It’s difficult to say why Jesus made this substitution. Just possibly, however, this also was a none-too-subtle rebuke of the Pharisees. They were good at using their minds to do legalistic hair-splitting of all kinds. They had just now focused their mental faculties on coming up with clever questions with which to trip Jesus up. Maybe this was Jesus’ way of telling them that being tricky was not the reason God had given them brains in the first place! We are supposed to honor God in how we think and reason just as surely in how well we live in terms of other areas of morality. God, in short, has something to do with everything. Or at least God should.
Author: Scott Hoezee
Sample Sermon: “Unfinished Lives?”
I once heard presidential historian and biographer Robert Dallek give a lecture that was particularly focused on this then-latest book, a biography of John F. Kennedy titled An Unfinished Life. Not surprisingly, in the question-and-answer time following the lecture, a few people inquired about Dallek’s opinions related to the bevy of conspiracy theories that surround JFK’s assassination. Dallek stated his own opinion that the Warren Commission Report, though not perfect, largely got it right. John Kennedy was killed by Lee Harvey Oswald, who acted alone out of a deep pathology and rage.
That appeared to be the simple and straightforward fact of the matter from almost the very beginning. So why is there to this day an ever-burgeoning cottage industry promoting any number of conspiracy theories that claim it was the Mafia, the military-industrial complex, Castro, the Soviets, or even Vice-President Lyndon Johnson that actually used Oswald as their fall guy?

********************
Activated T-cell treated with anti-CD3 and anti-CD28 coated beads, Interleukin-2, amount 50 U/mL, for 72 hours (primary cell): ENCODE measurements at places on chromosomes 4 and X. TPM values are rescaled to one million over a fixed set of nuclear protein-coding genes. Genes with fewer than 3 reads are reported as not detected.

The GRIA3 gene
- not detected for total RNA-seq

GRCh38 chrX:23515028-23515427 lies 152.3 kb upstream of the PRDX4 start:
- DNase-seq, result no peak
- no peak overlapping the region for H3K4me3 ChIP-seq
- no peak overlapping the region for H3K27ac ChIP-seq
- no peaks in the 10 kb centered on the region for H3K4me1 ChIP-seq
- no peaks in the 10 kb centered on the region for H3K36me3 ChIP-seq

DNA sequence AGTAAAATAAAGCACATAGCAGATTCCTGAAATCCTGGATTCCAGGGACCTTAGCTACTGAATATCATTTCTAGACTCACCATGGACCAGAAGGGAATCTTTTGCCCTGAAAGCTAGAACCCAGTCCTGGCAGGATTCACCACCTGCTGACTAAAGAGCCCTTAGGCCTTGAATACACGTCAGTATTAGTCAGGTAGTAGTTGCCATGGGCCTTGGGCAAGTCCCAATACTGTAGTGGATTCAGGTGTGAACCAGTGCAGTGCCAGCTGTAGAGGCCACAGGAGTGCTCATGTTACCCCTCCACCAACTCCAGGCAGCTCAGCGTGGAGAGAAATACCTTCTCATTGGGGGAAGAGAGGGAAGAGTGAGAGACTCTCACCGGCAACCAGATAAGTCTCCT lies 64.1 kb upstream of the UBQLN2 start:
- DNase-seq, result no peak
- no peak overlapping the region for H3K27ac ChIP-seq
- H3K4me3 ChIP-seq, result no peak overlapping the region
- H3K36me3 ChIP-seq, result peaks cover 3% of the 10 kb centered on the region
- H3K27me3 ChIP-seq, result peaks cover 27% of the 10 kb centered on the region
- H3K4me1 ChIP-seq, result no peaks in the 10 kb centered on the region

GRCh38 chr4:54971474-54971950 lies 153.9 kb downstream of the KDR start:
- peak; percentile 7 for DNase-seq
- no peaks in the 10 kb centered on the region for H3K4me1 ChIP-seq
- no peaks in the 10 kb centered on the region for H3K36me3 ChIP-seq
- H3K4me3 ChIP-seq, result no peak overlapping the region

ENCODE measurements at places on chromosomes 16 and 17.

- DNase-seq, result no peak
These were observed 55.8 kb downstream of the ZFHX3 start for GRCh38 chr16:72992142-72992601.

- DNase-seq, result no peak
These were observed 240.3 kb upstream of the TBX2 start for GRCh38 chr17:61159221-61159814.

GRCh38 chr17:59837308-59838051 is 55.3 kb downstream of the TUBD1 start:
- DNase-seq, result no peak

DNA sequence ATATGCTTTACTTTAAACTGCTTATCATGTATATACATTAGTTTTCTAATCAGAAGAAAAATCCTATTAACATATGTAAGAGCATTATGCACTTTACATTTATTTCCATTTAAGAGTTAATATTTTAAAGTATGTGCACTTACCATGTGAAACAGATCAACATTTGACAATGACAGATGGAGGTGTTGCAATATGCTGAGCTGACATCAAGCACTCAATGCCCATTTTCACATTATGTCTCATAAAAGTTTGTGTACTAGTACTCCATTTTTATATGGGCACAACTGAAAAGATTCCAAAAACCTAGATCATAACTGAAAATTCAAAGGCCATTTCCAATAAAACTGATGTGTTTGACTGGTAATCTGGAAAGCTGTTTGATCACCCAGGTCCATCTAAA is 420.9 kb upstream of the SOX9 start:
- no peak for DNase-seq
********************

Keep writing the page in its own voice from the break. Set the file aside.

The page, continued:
Dallek said he is convinced that it is because we simply will not accept that the most powerful man in the world, the president of the United States, could be cut down by no more than a sawed off little two-bit moron. John F. Kennedy had been so very full of life and vigor. The image of Camelot he and Jackie presented charmed people as did the Kennedy confidence. So it was simply inconceivable that he could be killed by a nobody. The same phenomenon happened in Britain when Princess Diana was killed in a car accident. Diana was too lofty, too beautiful, to die in so ordinary a way. And so conspiracy theories abounded for a time.
Leaders hold great sway over our imaginations. When they die, we seek to imbue their lives, and even their very deaths, with something more, something that will make the leader’s passing seem finally different than what happens to all those ordinary folks whose names you can see in the Obituary section of the newspaper every single day.